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Would you confirm/refute understanding of a hash function?  RSS feed

 
Mohammed Azeem
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Good Evening,

I'm studying the Java Collections Framework.

To cross-check my reading I've also used Youtube.

So in this video I've watched, a hash table is used to turn a key (a person's name) into some sort of index which points to the storage location of that person's phone number. Why on earth they don't just store the person's phone number in a normal bog-standard 2-D table, I don't understand yet.

But my question is: Very basically... does a hash function tell you whereabouts to look for stored information in a table (the hash table) rather than having to trawl down columns and across rows to find it in a traditional table?

My first impression of this collections 'thing' is disappointment, unless I come across an example on the internet that compares say, using ordinary arrays and collections to do the same task. Well must plod on...I'm sure I'll realise its usefulness eventually.
 
Mohammed Azeem
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Sorry, there's another source that I ought to look at aswell.

And that is, the official Java tutorials for this subject.. hmmm.
 
Stefan Evans
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Your interpretation of the Hash is pretty good.

Using a name to look up an age is probably just a trivial example to demonstrate things. You are right, at that level it probably could be done quite efficiently in a simple 2d table.
But what assumptions are you making about this normal bog standard 2d table? Is the data in it sorted? Is it a database table? Or something else?

Lets say you have a million bits of paper with a person's name and age. All in one big pile. And the list isn't sorted in any way.
The only way to find a person in that list would be to look at the records one at a time until you found that persons name. Not the most efficient method.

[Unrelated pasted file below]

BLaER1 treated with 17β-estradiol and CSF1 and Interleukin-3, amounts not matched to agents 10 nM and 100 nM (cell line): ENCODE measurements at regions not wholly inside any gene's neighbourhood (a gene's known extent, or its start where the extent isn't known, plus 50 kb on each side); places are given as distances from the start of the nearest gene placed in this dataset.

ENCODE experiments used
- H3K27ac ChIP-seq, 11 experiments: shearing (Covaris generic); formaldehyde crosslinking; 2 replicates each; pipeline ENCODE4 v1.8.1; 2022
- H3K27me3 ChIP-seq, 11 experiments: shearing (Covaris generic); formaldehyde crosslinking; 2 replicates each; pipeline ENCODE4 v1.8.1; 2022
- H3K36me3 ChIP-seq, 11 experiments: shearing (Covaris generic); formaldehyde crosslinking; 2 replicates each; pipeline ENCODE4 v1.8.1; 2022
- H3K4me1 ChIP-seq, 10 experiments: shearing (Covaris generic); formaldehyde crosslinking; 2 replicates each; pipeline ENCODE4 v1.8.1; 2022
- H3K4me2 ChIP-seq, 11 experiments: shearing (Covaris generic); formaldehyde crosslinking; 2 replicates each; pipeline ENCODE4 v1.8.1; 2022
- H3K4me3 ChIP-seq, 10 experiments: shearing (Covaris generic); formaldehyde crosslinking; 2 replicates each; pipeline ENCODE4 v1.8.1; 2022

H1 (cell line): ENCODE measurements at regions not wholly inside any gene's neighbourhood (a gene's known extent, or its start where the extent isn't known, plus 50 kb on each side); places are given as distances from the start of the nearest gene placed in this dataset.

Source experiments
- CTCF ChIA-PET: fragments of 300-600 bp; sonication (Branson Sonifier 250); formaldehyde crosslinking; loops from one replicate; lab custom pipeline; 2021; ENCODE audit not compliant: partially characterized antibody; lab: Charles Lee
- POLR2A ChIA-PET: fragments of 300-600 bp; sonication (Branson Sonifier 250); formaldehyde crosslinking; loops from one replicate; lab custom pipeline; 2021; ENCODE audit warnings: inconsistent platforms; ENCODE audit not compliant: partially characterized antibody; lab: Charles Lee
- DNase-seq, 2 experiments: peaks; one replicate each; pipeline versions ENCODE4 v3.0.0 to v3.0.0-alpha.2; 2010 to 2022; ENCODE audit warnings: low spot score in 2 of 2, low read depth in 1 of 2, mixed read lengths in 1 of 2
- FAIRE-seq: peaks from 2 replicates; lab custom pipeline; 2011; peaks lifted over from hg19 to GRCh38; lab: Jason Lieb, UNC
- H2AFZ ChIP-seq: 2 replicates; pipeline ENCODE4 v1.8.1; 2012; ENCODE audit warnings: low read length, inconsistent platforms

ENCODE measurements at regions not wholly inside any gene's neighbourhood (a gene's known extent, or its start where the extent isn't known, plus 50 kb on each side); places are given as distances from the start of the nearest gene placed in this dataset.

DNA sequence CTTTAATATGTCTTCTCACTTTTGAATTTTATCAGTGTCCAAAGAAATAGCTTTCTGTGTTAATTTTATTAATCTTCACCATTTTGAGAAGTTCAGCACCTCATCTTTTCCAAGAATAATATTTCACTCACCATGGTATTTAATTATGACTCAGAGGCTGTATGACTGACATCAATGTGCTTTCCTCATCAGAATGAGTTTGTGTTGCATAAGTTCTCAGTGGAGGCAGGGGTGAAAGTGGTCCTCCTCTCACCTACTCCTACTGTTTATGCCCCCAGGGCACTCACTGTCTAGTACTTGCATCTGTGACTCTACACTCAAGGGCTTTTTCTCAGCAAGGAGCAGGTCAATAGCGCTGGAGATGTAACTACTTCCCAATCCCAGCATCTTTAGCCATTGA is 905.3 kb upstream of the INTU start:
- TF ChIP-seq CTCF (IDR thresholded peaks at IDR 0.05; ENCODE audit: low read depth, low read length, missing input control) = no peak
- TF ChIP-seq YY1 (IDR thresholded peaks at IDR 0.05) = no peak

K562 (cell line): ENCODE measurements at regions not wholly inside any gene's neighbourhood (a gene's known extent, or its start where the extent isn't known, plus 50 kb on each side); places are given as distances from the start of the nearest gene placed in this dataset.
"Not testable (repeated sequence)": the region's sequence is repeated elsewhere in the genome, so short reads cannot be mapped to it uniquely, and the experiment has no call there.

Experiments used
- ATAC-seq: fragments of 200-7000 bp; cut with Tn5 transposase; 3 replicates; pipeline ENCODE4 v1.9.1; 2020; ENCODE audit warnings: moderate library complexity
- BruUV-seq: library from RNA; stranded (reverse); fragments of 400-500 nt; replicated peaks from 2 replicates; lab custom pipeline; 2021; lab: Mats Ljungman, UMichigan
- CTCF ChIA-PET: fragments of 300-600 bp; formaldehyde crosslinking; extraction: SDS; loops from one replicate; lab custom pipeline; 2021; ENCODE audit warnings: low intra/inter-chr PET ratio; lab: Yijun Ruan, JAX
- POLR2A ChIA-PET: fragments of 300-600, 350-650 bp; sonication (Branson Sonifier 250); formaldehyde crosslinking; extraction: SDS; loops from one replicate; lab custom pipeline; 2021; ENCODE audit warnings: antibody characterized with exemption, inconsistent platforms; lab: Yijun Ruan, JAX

Alternatively if you grouped all of the records into piles based on the first letter of their name (All names starting with 'A' in one pile, all those with 'B' in another...) you could find what you want a little more efficiently .
That is in essence what a Hash is used for. Split a large unsorted bunch of data into 'groups' that can be searched through more efficiently.
The 'hash function' in my example was 'the first letter of their name'. That makes sense to humans, not so much to computers.
 
Mohammed Azeem
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Thank you Stefan.

You made my day!
 
Mohammed Azeem
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Yes, the issue is resolved. No buttons here to indicate this though.

Guys, you probably already know this, but consulting several references is always helpful.

For example, when I grew out of that really nice book Java for Dummies by Barry Bird, I bought Herbert Schildt's Complete Java Reference.

That book is so good for post-beginners that I thought I would never need to consult anything else but guess what, Herbie's book failed miserably when it came to Java Collections (for me anyway - sorry Mr. Schildt) but the Java for Dummies was excellent (I'd skipped Java Collections on the first pass).
 
Guillermo Ishi
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Grouping names into piles based on the first letter wasn't meant to be an example of a good hash function though. You would have only 26 piles maximum and E would be a big pile and Q an empty one The ideal function would distribute the names more equally and would have a large number of piles and would be scalable in the number of piles.
 
Campbell Ritchie
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Not sure, but I don't think Schildt is correct about nextLine() in that book.
 
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